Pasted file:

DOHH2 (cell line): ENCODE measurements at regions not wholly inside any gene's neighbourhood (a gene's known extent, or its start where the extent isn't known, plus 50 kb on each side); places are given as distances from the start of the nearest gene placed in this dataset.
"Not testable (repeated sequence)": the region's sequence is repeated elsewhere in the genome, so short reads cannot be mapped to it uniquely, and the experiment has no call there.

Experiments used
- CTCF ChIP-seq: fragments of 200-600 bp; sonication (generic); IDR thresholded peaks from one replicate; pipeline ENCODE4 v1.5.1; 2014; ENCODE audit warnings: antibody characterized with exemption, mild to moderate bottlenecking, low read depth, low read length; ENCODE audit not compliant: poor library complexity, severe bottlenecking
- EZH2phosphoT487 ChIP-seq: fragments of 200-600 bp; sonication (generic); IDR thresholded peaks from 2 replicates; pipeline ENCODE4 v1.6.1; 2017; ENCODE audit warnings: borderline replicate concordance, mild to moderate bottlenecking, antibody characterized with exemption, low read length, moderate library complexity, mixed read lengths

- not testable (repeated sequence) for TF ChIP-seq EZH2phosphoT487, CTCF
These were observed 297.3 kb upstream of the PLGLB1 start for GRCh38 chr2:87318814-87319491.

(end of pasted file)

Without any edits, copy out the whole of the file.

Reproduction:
DOHH2 (cell line): ENCODE measurements at regions not wholly inside any gene's neighbourhood (a gene's known extent, or its start where the extent isn't known, plus 50 kb on each side); places are given as distances from the start of the nearest gene placed in this dataset.
"Not testable (repeated sequence)": the region's sequence is repeated elsewhere in the genome, so short reads cannot be mapped to it uniquely, and the experiment has no call there.

Experiments used
- CTCF ChIP-seq: fragments of 200-600 bp; sonication (generic); IDR thresholded peaks from one replicate; pipeline ENCODE4 v1.5.1; 2014; ENCODE audit warnings: antibody characterized with exemption, mild to moderate bottlenecking, low read depth, low read length; ENCODE audit not compliant: poor library complexity, severe bottlenecking
- EZH2phosphoT487 ChIP-seq: fragments of 200-600 bp; sonication (generic); IDR thresholded peaks from 2 replicates; pipeline ENCODE4 v1.6.1; 2017; ENCODE audit warnings: borderline replicate concordance, mild to moderate bottlenecking, antibody characterized with exemption, low read length, moderate library complexity, mixed read lengths

- not testable (repeated sequence) for TF ChIP-seq EZH2phosphoT487, CTCF
These were observed 297.3 kb upstream of the PLGLB1 start for GRCh38 chr2:87318814-87319491.